I've been repeatedly approached by Jews for Jesus guys near the campus of UCLA. The pamphlet that they hand out alleges that "Messianic Jews" are Jews who believe that Jesus was the Messiah. That didn't make sense to me. I would label a person "Christian" if they believed Jesus was the Messiah. But my friend claimed there are a great number of Jews who believe that Jesus was the Messiah – yet do not consider themselves Christians. I had never heard of this.
The Aish Rabbi Replies:
No matter how disconnected a Jew may be from Judaism, he is still likely to be appalled by the idea of worshipping Jesus. And that poses a great problem for Christian missionaries seeking to convert Jews.
Given this, some missionaries got the idea to try a backdoor tactic. They invented "Jews for Jesus," which uses a whole lexicon of Jewish-sounding buzz words in order to make Jesus more palatable to Jews.
For example, members of Jews for Jesus don't go to church, they go to a "Messianic Synagogue." Prayer is not held on Sunday, but on Saturday, the Jewish Sabbath. They say that by accepting JC, you're not converting to Christianity, you're instead becoming "a fulfilled Jew." The New Testament is called "Brit Chadasha" (Hebrew for New Covenant). It's not the cross, it's "the tree." Not baptism, but "the mikveh." Not a communion wafer, but "matzah." Congregants wear a tallit and kippah, and bring a Torah scroll out of the Holy Ark – just like every other synagogue. After all, they proudly proclaim, Jesus himself was a Jew!
These missionary campaigns are well-funded and relentless. Jews for Jesus has been spending millions of dollars in print and radio advertising, and has run a campaign of banner ads in New York City subways and on major web sites. If you see one of these ads, you should write a letter of protest to the host organization.
It is the responsibility of all Jews to take a stand. Comedienne Joan Rivers started screaming on the air after a commercial for Jews for Jesus aired on her radio show. The ad featured two Jewish men arguing over whether JC is the Jewish messiah, while the Jewish song "Hava Nagillah" played in the background. "Do not proselytize on my show," Rivers ranted. "I was born a Jew and I plan to die a Jew. How dare you advertise on my show. I find this disgusting, I find this offensive, and I find this ridiculous!"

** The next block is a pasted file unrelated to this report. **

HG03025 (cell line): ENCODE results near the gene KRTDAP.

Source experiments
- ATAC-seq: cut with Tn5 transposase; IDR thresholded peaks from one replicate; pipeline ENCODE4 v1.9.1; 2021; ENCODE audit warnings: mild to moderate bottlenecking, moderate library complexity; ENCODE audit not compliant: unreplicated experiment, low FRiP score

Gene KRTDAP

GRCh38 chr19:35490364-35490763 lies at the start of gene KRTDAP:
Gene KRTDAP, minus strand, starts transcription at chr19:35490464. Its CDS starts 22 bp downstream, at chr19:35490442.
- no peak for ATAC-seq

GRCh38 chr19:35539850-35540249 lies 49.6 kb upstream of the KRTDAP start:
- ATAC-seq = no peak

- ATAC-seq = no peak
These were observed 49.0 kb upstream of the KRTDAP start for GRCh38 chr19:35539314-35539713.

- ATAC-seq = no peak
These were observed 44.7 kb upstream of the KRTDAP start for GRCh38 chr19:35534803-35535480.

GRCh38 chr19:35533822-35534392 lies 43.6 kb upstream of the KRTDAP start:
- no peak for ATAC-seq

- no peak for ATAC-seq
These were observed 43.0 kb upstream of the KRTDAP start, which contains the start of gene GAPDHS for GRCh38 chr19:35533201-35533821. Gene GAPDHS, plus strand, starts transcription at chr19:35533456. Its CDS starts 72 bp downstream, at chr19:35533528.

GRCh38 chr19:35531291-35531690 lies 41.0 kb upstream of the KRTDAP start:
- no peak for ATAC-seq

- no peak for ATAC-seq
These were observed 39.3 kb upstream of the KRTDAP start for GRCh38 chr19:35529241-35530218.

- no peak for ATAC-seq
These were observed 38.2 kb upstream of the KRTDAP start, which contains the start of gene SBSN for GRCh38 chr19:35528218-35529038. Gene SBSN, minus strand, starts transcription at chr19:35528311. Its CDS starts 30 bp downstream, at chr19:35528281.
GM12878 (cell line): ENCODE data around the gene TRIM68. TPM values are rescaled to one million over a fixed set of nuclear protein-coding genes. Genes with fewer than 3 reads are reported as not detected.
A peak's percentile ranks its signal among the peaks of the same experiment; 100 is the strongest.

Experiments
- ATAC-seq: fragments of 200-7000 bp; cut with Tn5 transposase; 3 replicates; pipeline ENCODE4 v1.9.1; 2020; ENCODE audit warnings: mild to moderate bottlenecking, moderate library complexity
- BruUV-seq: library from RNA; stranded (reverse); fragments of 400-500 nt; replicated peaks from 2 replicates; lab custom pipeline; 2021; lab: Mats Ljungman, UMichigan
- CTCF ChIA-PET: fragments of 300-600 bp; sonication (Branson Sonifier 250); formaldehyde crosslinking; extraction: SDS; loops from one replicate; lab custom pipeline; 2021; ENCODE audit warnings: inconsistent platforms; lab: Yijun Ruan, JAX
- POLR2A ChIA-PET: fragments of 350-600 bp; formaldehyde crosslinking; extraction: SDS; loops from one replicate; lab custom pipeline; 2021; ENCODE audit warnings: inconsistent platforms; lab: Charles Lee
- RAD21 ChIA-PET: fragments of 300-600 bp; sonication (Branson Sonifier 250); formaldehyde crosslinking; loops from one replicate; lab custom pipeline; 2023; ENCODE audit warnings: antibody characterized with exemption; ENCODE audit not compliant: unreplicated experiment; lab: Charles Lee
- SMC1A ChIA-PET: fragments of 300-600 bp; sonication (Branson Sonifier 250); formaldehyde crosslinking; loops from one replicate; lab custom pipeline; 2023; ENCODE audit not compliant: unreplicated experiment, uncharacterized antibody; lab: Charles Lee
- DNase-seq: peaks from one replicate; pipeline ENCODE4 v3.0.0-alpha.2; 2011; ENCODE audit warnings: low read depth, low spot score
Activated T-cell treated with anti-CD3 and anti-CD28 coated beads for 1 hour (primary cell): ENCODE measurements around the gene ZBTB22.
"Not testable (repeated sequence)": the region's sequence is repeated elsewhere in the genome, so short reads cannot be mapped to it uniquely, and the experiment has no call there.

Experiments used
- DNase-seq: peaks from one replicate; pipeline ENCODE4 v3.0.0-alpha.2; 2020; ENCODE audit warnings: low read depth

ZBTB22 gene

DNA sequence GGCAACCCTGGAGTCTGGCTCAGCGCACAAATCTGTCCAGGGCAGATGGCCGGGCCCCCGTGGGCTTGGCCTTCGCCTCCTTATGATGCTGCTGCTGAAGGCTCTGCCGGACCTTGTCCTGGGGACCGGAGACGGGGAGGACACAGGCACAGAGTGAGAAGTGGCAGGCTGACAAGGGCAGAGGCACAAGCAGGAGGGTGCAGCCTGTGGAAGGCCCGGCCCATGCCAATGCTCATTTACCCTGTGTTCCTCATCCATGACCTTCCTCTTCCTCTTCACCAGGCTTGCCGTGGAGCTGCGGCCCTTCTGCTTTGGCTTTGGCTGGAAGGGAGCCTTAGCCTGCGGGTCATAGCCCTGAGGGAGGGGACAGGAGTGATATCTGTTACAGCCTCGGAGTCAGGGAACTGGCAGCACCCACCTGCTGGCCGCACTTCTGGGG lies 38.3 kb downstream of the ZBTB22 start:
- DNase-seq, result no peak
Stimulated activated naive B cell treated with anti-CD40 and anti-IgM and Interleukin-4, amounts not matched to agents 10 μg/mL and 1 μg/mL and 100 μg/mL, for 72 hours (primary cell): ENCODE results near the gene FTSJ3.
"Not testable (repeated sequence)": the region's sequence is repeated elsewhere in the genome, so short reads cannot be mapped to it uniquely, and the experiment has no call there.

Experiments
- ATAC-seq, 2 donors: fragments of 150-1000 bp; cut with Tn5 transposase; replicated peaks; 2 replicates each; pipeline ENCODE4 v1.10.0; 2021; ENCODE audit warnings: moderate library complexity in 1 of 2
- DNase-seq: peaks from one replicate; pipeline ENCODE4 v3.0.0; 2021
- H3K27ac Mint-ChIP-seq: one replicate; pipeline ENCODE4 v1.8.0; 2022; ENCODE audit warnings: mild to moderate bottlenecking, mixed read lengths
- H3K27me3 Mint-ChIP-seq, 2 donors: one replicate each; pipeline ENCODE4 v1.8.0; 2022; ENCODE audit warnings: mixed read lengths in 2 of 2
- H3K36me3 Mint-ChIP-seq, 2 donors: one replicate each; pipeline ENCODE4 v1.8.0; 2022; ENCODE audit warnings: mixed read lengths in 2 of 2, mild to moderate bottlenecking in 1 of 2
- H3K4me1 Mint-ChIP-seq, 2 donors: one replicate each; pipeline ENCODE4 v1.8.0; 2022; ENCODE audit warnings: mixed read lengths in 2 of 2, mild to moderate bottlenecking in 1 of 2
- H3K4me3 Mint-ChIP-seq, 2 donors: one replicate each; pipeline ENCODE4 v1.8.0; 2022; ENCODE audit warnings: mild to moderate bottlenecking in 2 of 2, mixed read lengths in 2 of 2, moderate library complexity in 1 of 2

Jews for Jesus is a subversive organization. The missionaries' approach to ensnare unsuspecting people includes quoting Torah verses out of context and gross mistranslations. These deceptions are most successful with Jews who have no knowledge of their own Jewish heritage. In Russia, for example, where Jewish education had been suppressed for 70 years, missionaries sponsor "Jewish revival meetings," where a tallit-clad clergyman asks throngs of unsuspecting Russian Jews to "accept Jesus into your heart." The sad thing is that tens of thousands of Jews (including an estimated 50,000 in Israel today) have fallen for this falsehood.
Ironically, Jews really could be called "Messianic Jews." One of Maimonides' classical "13 Principles of Faith" is: "I believe with complete faith in the coming of the Messiah, and even though he may delay, nevertheless I anticipate every day that he will come." In a sense we are all "Messianic Jews" – expecting the Messiah to gather the Jews back to Israel, usher an era of world peace, and reestablish the Temple. Though Jesus achieved none of this.
There are two excellent organizations which counteracts missionary activities and have succeeded in attracting "converts" back to Judaism. You can find them online at www.jewsforjudaism.org and www.outreachjudaism.org.